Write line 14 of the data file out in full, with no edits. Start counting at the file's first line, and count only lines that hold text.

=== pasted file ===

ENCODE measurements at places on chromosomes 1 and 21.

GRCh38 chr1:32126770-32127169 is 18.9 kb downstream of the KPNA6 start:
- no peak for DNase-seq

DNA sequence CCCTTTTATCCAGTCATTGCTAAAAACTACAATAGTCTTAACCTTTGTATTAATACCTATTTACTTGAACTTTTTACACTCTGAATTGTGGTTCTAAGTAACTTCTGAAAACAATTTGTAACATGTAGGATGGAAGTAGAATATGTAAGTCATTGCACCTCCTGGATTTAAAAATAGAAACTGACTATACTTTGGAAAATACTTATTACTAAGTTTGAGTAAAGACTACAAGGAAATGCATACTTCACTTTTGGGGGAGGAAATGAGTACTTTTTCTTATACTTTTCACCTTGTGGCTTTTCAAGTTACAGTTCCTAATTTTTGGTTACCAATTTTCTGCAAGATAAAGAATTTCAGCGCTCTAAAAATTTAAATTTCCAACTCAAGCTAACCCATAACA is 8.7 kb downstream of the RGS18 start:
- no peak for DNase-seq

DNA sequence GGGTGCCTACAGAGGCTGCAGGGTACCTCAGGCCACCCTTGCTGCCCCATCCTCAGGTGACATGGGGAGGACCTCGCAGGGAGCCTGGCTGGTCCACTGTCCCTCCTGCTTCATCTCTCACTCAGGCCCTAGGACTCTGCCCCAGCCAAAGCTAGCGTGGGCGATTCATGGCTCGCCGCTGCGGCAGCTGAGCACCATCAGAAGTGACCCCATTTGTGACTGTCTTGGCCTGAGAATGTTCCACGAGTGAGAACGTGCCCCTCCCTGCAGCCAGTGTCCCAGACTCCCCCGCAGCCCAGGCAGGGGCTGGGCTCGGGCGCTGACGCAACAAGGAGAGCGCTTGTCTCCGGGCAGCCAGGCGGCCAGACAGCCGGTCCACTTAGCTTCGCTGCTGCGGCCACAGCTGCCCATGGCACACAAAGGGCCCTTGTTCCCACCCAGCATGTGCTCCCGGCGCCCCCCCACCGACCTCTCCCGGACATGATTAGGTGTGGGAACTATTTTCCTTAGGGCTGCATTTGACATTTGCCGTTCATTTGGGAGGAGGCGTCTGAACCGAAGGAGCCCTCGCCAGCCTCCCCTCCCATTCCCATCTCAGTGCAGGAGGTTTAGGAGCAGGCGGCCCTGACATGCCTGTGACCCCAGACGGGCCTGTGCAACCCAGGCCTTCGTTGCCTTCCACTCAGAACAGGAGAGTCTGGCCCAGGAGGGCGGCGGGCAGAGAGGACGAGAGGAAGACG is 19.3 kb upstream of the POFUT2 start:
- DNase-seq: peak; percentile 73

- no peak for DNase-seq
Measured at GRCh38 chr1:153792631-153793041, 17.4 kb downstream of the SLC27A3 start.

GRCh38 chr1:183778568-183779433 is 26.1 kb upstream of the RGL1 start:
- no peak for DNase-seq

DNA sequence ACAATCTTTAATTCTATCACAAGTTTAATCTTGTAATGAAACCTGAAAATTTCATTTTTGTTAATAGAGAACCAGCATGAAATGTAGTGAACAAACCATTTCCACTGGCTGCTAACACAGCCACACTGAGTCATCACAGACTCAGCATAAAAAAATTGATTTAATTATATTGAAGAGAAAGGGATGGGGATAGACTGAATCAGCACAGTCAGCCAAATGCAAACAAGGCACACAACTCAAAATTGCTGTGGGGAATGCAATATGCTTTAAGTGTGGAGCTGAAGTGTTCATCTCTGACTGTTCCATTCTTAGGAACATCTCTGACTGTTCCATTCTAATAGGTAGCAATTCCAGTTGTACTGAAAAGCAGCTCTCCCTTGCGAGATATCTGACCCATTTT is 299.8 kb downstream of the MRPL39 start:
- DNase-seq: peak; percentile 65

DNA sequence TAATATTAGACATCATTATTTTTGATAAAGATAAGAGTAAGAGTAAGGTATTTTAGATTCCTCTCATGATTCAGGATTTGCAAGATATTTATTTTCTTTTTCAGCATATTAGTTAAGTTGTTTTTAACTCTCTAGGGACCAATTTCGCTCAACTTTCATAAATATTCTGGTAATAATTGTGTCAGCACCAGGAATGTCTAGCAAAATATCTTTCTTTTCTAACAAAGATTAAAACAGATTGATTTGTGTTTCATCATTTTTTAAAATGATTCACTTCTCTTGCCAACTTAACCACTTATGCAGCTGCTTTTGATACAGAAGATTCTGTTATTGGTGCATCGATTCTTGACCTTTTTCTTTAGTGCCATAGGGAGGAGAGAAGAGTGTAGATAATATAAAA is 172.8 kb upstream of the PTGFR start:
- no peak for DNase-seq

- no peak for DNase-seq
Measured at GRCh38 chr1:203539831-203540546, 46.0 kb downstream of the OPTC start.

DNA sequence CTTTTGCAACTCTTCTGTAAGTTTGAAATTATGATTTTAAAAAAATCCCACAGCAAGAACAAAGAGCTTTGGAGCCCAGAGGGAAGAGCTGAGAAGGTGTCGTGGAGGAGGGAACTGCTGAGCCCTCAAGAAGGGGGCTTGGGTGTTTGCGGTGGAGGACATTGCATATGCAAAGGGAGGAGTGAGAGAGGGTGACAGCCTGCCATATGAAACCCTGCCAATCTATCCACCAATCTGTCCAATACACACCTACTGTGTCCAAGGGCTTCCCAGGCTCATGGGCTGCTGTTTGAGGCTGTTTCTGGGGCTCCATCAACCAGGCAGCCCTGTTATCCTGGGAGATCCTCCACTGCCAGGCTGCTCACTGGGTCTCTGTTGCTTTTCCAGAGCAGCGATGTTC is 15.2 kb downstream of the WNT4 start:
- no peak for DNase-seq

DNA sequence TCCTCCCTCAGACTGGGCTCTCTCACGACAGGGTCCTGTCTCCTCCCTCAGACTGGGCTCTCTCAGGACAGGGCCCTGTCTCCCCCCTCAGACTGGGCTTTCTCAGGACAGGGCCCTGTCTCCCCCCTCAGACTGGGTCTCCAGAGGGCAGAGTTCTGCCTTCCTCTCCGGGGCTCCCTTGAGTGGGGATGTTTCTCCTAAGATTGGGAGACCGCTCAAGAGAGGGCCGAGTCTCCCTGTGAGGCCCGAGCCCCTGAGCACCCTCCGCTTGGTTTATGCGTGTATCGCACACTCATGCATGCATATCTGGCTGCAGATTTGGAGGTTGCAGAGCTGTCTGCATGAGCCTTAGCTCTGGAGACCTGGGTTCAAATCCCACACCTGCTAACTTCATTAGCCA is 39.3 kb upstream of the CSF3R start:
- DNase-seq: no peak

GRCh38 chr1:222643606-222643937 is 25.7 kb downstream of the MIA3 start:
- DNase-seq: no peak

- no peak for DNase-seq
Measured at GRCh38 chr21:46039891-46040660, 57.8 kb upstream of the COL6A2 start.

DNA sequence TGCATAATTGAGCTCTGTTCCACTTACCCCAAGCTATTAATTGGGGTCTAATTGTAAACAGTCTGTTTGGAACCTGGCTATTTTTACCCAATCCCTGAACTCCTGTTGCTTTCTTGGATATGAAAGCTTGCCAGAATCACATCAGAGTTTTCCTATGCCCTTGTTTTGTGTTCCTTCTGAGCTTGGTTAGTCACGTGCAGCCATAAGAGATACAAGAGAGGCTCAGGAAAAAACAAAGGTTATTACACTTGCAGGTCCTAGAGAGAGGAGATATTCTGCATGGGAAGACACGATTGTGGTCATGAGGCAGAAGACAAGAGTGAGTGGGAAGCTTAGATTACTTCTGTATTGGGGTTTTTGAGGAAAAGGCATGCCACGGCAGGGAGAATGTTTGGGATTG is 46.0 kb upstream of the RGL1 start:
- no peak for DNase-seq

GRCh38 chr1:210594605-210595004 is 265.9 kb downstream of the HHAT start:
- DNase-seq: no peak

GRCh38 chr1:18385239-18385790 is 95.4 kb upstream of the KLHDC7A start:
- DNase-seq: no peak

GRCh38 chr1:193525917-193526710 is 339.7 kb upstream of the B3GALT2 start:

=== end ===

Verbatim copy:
DNA sequence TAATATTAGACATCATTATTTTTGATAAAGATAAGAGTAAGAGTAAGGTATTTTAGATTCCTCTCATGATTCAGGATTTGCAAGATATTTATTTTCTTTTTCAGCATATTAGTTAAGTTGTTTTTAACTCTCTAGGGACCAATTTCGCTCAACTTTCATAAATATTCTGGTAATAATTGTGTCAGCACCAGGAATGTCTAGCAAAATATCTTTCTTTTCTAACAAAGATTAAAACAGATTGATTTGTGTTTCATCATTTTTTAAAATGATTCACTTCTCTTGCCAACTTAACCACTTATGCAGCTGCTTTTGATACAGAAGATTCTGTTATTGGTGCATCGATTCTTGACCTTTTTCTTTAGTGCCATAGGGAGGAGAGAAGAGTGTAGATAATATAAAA is 172.8 kb upstream of the PTGFR start: